Courtney Ellis is a wife and mama to 2 living in St. Petersburg, FL. She has been married to her husband Adam for 10 years and they are the proud parents to Layla (3) and Kai (7 months). She works as a Licensed Mental Health Counselor.
I can’t remember which celebrity it was or what day it was or even where I was, but I do remember walking by a TV and overhearing a quote that forever shifted my journey to motherhood. The celebrity said something along the lines of:
“And one day I realized — I didn’t need to become pregnant to be a mother. I just wanted to be a mother. Period. Pregnancy wasn’t the goal, motherhood was.”
I stopped in my tracks, mind blown. My heart started beating and I held my breath, paralyzed by possibility. Because this unexpected moment became the first of many moments where I considered, “Wait — what if pregnancy isn’t how I become a mother? What if adoption is what God has purposed all along?” It changed everything.
But I’m getting ahead of myself.
Because prior to that, I was a hot mess of a human. Crying secretly in the bathroom during a baby shower? Yep, that was me. Crying at the grocery store after walking by what seemed to be the 20th glowing pregnant woman? Yep, me again. Crying after a friend posted a beautiful pregnancy announcement on Facebook? Me. Shamefully me. (Ultrasound pictures on social media are, to this day, quite triggering for me.) Lots of crying. Lots of questions. Lots of resentment.
You see, infertility rocked my world. Because, plainly … I didn’t see it coming. My sister had struggled with infertility so for some reason, I felt like I would be exempt. Plus all those years of heavy and painful periods seemed like a sure sign of fertility to me! (If only someone had shared with me that those were instead signs of endometriosis.) I thought I would get pregnant in a snap. So when month after month went by with nothing to show for it but negative pregnancy tests, a miscarriage, an ectopic pregnancy, and plenty of sad doctor faces, I began to sink into a deep hole of fear, doubt, and self-pity.
At that point, I truly could not envision myself becoming a mother. I worried that it was my fault — maybe I didn’t have enough faith, maybe my stress over infertility was causing infertility, or maybe I was being punished for something. It was a mess. I was a mess.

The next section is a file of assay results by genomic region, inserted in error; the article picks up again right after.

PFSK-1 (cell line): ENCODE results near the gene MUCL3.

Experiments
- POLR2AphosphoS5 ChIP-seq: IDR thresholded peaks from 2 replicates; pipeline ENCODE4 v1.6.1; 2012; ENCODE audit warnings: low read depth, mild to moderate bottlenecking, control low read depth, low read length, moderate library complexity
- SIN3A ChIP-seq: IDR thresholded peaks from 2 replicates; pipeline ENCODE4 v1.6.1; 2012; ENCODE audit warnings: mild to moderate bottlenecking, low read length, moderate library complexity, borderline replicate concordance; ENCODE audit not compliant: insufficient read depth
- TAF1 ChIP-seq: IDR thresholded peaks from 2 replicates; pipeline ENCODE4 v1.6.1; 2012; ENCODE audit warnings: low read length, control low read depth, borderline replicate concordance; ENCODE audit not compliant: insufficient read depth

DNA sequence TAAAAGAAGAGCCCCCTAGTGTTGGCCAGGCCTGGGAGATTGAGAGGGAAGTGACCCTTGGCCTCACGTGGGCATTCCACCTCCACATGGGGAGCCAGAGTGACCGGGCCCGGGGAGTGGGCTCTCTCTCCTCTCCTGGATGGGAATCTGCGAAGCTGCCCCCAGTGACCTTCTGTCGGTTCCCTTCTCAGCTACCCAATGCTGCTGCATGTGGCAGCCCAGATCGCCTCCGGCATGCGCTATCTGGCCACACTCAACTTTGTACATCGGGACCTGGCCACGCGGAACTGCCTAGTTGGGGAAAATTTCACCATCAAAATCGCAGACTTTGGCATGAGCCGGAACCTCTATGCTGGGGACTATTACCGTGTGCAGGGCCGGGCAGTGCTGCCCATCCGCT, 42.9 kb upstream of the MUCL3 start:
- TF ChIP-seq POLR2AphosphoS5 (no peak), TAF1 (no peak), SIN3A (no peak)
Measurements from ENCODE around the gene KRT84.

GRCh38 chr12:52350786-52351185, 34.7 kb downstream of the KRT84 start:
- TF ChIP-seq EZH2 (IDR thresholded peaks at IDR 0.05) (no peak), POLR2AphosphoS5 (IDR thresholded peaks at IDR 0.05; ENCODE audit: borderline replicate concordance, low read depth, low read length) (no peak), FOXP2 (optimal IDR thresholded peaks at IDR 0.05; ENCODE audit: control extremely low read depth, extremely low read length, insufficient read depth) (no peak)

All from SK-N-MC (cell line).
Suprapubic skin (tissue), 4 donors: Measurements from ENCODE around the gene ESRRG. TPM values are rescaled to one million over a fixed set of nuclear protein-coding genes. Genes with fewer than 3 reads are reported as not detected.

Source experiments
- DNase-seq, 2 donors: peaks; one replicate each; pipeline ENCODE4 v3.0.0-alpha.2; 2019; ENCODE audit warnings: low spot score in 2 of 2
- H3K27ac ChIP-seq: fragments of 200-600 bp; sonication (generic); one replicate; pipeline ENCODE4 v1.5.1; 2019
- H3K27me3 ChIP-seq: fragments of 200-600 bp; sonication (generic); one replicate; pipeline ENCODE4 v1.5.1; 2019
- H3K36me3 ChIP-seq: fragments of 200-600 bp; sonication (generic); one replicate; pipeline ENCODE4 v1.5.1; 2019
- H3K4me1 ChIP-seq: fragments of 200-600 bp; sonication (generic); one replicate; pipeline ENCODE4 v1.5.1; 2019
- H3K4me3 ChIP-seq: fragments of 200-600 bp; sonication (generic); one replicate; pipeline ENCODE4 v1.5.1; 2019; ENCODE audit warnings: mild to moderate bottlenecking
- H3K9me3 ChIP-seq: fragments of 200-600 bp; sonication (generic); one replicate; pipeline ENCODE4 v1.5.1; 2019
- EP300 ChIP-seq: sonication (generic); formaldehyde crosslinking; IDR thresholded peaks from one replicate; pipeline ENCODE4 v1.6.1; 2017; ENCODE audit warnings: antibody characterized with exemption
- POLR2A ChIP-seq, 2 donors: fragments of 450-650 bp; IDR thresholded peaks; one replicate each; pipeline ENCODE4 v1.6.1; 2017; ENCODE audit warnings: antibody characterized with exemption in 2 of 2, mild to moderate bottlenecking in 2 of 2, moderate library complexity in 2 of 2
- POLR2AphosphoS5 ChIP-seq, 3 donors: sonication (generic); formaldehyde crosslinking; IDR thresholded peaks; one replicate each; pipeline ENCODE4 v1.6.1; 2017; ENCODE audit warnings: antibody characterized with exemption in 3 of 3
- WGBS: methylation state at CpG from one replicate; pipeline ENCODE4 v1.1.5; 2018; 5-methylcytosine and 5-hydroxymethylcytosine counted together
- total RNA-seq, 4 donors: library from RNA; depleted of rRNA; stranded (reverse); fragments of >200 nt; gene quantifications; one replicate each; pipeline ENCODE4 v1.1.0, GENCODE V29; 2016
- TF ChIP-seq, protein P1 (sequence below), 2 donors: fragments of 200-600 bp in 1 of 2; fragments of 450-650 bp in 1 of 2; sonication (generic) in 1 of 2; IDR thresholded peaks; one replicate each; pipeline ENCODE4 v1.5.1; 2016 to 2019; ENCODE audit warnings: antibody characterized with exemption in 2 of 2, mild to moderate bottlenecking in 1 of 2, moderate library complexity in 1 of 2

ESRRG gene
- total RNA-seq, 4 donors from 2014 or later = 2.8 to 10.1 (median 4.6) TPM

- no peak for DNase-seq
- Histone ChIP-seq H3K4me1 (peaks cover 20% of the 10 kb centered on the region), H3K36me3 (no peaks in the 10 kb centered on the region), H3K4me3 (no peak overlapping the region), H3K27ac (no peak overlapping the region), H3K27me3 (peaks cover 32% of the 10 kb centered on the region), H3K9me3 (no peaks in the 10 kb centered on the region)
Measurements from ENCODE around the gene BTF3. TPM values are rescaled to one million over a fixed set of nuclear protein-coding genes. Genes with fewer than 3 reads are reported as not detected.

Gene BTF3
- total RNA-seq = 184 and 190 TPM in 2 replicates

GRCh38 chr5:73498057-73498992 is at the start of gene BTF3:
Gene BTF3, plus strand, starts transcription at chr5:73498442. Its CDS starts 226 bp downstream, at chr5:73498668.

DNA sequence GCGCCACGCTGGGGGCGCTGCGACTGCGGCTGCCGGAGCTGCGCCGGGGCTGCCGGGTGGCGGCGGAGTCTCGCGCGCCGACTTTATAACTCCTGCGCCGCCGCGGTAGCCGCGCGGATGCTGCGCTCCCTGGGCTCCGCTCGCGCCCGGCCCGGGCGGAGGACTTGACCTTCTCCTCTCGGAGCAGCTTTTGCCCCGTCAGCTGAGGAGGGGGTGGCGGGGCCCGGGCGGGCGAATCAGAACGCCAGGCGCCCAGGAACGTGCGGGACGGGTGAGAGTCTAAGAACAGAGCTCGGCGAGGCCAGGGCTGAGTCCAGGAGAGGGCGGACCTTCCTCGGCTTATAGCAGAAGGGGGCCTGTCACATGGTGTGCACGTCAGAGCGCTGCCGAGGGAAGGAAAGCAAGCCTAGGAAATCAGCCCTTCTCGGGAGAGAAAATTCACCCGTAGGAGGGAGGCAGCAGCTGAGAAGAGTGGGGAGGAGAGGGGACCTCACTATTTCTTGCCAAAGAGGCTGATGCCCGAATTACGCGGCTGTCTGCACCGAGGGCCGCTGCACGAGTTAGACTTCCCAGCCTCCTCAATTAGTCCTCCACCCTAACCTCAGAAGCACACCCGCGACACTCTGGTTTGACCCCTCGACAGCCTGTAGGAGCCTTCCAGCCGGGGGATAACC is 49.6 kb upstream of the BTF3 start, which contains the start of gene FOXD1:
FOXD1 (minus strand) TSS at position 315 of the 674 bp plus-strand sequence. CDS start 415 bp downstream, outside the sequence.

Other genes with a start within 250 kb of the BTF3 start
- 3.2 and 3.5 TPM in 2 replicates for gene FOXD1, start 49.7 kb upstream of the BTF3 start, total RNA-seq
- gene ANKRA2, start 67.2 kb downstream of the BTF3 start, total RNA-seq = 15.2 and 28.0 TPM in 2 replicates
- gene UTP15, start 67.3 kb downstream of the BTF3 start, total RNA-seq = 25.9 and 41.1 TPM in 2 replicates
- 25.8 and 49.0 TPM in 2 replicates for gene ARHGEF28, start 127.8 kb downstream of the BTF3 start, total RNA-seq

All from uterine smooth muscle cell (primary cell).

So two years later, on that scary, beautiful day that my husband and I decided to pursue adoption, I felt relief. I could finally stop trying to control things that were outside of my control. I felt free from tracking cycles, taking temperatures, and noticing every meaningless little twinge or cramp. I felt like the floodgates had opened and for the first time in years, things started falling into place.
And here I sit, almost 6 years later, with a grateful heart. I am blessed to be the mother to the two greatest children (I’m not biased) who make my heart want to burst on a daily basis. I still have to pinch myself that I have the privilege of being their mom.
In hindsight, I can oddly look back at those years of hardship and say that I thank God for infertility. I thank Him because His story was so much more than I could have ever imagined. I thank Him that He never gave into my begging, that He continued to say no when I wanted a yes, because He knew the end of the story. He knew that adoption was our journey, our Plan A, and that it would be a journey that would forever change us. He knew that these two children would one day bring us more joy than we ever thought possible. He knew.
Adoption was not an easy journey for us. It was wrought with waiting and uncertainty and disappointment and unmet hopes. It was painful and hard and confusing at times. But oh, was it beautiful. But oh, was it worth it. Because in so many ways, adoption reminded me to not put God in a box.
Family and motherhood mean so much more than our conventional definitions. Adoption is shared motherhood — two women coming together in their own hardship to give a child life. For me to become a mom, another mom had to experience one of the most painful experiences in her life. For me to gain my greatest desire, she walked through immense loss.
We have open adoptions with both of our children’s birth mothers — and it is a mixture of joy and pain as we walk through life together. But it pushes me to remember that being a mother means many things. It is biology, but it is also nurturing. It is the early moments, but it is also every day thereafter. I share motherhood with these women — and in that way I am challenged to be more selfless, more compassionate, and more generous with my children. God brought beauty from our ashes. He brought good from our pain. Because the pain of not being able to create life — and the pain of not being able to care for a life — became my beautifully broken story of motherhood.